{20} Unlike Ballard, Sandoval did not consider whether a public policy other than that embodied in our statutes would be violated by application of the lex locus contractus.   Rather, Sandoval held that our uninsured motorist statutes required application of our law if it conflicted with the lex locus contractus because New Mexico's uninsured motorist statutes embody our public policy of protecting accident victims.  Sandoval, 91 N.M. at 707-08, 580 P.2d at 133-34.   Application of Sandoval to this case requires reversal.   It is clear that Texas law violates New Mexico's public policy as expressed in our uninsured motorist statutes.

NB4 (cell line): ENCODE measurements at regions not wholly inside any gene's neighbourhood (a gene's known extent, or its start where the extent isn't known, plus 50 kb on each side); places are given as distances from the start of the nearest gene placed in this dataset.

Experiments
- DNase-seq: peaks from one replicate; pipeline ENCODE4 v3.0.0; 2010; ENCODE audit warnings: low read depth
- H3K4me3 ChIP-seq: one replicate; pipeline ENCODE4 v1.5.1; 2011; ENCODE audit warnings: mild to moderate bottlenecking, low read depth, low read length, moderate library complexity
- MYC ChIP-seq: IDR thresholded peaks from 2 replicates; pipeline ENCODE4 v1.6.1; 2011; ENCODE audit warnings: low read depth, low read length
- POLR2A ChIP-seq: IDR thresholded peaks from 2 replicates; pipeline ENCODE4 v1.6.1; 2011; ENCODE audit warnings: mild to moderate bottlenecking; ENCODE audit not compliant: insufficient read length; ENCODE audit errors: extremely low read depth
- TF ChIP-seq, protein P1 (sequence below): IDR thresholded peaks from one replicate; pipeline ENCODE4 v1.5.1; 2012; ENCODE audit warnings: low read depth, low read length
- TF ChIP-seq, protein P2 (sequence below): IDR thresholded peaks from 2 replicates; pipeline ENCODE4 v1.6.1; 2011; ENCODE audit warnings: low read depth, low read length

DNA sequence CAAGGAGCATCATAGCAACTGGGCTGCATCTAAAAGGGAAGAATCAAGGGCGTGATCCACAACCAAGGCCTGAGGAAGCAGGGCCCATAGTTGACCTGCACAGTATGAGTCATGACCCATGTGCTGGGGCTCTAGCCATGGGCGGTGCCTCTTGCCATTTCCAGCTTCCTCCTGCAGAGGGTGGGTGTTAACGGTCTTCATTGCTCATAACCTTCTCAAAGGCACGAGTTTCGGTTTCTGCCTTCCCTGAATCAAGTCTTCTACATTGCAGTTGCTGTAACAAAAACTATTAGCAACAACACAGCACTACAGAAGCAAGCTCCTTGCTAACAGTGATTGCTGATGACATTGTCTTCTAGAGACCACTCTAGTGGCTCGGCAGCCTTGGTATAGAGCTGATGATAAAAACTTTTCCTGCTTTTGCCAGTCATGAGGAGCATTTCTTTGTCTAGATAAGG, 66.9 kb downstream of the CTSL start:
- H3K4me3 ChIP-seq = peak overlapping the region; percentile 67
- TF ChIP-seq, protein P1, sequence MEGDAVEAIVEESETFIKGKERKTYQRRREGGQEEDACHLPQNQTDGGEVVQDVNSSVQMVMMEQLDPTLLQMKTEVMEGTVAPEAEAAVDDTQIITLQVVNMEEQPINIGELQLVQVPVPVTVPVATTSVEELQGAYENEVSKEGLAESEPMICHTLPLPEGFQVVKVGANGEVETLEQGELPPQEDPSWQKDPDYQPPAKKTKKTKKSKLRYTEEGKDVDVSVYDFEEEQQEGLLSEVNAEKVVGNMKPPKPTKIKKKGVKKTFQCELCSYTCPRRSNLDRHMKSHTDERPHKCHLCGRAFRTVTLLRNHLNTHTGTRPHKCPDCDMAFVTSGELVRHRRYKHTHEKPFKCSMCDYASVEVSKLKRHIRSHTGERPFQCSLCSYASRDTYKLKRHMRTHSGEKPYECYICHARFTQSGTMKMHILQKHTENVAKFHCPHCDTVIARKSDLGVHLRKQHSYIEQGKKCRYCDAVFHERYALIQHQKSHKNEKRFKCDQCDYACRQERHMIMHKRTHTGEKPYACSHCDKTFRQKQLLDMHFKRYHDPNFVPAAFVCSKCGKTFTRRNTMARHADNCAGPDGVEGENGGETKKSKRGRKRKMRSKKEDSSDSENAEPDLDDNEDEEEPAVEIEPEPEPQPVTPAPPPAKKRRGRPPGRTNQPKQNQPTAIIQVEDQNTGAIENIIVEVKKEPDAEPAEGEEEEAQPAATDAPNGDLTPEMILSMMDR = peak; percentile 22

{21} Farmers argues, relying on Shope, that Texas law should apply because any differences between New Mexico and Texas law concern mere contract interpretation.   We do not agree.   In Shope, our Supreme Court applied Virginia law that allowed stacking of insurance unless “clear and unambiguous language in the policy prevents it.”  Shope, 1996-NMSC-052, ¶¶ 1, 6, 122 N.M. 398, 925 P.2d 515. The plaintiff in Shope purchased two insurance policies in Virginia for his Virginia automobiles.  Id. ¶ 3. He and his family then moved to New Mexico without transferring the policies.  Id. ¶ 4. The plaintiff's son was killed less than two weeks later by an uninsured vehicle and the plaintiff sought to stack his uninsured motorist benefits.   Id. Our Supreme Court held that New Mexico's policy favoring stacking of uninsured motorist policies “does not rise to the level of a fundamental principle of justice.”  Id. ¶¶ 7, 9. Shope went on to note that New Mexico might enforce a “truly unambiguous antistacking clause” despite our policy if enforcement is fair to the insured.  Id. ¶ 10 (internal quotation marks and citation omitted).